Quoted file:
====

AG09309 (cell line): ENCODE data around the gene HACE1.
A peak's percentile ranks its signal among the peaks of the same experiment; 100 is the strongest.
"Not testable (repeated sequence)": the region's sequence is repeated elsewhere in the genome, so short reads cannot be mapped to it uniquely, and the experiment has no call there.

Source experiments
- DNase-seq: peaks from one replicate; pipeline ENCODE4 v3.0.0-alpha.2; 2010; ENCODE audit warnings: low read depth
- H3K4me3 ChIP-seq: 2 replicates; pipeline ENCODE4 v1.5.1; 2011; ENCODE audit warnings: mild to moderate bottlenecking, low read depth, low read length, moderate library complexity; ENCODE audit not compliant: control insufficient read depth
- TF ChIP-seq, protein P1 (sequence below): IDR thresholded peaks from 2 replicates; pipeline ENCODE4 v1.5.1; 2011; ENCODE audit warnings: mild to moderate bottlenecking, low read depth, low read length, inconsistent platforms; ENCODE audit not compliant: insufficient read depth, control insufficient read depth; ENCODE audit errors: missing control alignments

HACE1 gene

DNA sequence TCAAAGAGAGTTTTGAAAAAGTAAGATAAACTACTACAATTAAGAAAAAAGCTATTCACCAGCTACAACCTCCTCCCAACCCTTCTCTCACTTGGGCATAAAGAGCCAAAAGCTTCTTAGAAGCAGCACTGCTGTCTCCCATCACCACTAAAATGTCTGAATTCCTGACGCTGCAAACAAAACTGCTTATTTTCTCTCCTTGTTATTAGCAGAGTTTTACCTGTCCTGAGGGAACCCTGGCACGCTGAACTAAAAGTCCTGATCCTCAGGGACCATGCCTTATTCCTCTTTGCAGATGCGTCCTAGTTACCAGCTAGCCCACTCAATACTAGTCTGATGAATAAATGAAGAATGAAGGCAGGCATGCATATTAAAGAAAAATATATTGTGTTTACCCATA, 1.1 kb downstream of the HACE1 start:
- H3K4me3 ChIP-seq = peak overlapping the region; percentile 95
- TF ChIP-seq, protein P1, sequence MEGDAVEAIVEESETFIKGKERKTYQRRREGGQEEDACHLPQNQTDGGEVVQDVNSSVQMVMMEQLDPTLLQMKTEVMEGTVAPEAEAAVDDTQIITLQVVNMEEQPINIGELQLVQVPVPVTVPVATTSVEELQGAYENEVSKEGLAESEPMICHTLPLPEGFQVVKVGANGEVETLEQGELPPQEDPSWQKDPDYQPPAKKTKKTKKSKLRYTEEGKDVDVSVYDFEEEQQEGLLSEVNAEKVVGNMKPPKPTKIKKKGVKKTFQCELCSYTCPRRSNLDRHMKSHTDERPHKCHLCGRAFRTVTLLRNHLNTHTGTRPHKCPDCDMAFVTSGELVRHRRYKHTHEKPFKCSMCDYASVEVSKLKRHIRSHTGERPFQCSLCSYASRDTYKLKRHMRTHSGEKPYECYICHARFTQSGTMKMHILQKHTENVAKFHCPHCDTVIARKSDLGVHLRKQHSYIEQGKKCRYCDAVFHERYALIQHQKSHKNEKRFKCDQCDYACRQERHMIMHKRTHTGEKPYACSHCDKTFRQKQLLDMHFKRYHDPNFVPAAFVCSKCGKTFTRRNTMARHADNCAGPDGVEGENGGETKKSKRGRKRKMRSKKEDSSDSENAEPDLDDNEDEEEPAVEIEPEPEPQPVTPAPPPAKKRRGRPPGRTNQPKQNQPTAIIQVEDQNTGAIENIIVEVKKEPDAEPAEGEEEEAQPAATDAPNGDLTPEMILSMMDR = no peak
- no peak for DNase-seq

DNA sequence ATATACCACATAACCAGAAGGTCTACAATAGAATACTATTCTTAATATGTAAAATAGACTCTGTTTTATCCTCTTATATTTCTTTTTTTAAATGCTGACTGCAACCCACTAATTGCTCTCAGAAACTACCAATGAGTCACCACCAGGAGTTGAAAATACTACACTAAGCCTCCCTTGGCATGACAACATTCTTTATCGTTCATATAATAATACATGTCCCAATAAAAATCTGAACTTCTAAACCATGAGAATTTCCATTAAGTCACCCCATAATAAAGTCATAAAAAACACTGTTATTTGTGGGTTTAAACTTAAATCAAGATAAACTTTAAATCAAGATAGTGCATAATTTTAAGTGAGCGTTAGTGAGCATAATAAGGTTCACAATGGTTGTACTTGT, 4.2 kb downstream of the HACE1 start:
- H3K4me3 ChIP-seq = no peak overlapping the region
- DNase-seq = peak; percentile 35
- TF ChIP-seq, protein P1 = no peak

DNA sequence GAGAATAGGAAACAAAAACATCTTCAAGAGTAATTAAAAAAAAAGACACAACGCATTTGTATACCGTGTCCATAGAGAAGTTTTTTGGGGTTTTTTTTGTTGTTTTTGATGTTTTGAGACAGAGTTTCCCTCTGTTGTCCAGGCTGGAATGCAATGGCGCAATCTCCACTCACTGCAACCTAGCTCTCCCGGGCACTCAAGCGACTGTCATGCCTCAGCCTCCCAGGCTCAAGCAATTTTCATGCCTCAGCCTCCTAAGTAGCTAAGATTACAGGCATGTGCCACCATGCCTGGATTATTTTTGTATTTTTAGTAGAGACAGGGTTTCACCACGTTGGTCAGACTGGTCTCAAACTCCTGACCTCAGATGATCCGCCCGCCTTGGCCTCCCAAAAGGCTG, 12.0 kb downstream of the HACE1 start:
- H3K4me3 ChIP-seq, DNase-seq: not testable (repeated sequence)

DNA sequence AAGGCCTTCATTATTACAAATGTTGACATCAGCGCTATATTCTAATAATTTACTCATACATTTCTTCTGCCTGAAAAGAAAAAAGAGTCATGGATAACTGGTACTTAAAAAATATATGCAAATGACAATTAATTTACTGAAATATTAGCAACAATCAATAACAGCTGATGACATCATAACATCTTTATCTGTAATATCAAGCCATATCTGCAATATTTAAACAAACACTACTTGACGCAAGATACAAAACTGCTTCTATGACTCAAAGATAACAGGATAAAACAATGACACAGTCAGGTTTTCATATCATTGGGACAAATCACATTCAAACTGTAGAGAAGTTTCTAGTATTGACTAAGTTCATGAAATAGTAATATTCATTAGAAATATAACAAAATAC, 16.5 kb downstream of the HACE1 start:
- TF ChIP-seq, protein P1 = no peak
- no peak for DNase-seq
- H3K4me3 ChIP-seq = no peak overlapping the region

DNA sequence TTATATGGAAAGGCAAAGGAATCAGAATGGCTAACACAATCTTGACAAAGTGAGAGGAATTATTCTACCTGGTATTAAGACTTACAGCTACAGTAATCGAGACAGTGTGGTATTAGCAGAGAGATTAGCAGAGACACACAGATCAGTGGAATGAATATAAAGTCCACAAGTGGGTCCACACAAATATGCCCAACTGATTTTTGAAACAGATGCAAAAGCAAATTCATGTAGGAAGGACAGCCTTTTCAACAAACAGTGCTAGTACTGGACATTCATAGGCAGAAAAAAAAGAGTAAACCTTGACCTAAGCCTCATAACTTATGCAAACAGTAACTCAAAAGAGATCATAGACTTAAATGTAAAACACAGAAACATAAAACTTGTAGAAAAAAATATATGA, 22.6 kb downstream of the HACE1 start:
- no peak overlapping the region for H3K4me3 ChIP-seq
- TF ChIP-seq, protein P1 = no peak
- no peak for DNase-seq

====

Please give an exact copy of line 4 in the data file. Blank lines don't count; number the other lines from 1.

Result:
Source experiments